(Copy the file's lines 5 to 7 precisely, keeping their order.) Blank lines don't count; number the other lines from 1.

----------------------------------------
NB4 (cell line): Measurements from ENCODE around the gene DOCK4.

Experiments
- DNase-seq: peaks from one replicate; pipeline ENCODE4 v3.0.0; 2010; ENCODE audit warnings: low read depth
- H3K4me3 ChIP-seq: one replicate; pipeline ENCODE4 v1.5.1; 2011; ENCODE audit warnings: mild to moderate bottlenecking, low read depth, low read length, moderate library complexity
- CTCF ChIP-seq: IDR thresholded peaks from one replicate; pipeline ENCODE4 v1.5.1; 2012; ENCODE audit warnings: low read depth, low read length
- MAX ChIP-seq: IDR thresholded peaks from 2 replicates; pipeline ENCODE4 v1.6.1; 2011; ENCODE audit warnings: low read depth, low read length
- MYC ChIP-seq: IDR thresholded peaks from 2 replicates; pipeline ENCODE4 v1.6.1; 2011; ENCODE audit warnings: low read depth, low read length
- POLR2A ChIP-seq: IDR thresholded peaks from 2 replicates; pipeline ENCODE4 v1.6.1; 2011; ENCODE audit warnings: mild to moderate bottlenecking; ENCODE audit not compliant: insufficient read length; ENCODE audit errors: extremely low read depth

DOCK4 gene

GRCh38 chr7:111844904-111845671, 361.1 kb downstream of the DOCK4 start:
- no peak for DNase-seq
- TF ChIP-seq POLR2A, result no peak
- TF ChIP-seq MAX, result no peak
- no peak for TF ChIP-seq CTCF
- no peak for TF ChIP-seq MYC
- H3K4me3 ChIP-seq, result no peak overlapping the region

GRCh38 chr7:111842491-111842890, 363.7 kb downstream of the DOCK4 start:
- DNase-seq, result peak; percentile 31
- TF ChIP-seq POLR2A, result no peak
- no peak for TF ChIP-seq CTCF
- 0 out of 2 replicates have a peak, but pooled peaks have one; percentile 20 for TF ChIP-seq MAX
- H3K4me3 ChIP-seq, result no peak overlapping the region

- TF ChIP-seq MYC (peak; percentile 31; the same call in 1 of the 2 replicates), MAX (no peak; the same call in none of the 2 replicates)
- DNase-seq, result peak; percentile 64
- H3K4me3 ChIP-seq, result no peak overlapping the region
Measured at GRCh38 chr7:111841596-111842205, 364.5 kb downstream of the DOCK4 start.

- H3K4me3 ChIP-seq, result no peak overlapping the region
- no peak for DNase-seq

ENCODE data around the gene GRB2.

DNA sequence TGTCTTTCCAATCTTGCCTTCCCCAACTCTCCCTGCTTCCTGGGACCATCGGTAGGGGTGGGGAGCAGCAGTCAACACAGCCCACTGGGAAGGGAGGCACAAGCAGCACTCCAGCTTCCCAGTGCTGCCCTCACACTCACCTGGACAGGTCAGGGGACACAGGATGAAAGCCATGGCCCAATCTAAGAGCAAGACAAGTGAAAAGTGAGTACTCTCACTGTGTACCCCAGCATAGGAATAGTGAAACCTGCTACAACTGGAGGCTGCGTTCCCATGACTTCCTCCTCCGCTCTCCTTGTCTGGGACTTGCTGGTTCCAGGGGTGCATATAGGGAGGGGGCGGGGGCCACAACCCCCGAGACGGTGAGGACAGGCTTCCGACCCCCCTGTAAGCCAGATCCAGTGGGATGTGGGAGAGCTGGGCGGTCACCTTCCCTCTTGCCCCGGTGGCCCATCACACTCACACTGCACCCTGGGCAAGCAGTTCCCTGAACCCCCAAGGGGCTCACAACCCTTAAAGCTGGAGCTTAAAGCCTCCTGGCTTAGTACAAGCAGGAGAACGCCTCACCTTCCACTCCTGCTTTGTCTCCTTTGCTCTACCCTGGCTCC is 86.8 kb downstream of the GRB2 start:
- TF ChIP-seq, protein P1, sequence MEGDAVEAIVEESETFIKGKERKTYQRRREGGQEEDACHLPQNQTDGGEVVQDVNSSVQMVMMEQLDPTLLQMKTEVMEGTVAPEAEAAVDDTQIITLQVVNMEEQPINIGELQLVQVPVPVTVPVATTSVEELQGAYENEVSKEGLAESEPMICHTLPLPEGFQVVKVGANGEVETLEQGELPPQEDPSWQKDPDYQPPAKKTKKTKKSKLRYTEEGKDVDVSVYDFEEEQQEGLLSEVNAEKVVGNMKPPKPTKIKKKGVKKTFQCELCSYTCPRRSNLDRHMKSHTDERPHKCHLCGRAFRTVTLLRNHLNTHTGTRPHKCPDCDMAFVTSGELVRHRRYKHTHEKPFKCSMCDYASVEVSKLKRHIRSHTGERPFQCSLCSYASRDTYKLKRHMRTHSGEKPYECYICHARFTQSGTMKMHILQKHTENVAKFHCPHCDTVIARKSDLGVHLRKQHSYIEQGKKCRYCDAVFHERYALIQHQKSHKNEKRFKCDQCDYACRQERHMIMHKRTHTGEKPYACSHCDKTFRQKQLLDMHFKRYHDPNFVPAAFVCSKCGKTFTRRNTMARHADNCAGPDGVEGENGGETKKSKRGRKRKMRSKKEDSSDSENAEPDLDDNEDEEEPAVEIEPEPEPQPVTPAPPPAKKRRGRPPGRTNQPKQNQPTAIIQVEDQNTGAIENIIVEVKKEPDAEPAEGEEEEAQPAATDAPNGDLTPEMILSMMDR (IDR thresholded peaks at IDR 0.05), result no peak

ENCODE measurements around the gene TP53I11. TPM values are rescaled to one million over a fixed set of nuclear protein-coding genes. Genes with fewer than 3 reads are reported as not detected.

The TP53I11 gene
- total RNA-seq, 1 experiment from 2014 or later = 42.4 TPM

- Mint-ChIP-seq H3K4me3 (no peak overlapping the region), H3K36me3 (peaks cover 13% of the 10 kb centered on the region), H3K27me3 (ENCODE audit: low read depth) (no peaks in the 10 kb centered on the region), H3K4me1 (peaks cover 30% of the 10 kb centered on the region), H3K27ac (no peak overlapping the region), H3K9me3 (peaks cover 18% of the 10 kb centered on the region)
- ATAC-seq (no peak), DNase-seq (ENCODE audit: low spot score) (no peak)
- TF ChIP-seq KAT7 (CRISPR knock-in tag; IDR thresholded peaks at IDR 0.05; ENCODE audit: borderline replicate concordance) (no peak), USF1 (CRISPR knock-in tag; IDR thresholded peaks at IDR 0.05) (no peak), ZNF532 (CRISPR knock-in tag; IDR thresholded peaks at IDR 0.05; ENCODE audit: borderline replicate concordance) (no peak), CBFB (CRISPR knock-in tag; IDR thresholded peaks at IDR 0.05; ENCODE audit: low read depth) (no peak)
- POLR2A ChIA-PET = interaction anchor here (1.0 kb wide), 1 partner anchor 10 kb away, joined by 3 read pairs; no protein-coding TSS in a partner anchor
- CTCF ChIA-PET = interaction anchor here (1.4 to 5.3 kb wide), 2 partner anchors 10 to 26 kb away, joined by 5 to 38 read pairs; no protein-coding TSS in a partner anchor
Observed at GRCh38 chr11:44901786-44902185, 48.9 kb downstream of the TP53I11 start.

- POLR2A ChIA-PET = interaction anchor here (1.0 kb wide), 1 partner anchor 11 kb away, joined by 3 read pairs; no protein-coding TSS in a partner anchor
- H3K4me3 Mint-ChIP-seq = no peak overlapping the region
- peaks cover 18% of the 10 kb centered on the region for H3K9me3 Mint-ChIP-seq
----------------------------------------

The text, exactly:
- CTCF ChIP-seq: IDR thresholded peaks from one replicate; pipeline ENCODE4 v1.5.1; 2012; ENCODE audit warnings: low read depth, low read length
- MAX ChIP-seq: IDR thresholded peaks from 2 replicates; pipeline ENCODE4 v1.6.1; 2011; ENCODE audit warnings: low read depth, low read length
- MYC ChIP-seq: IDR thresholded peaks from 2 replicates; pipeline ENCODE4 v1.6.1; 2011; ENCODE audit warnings: low read depth, low read length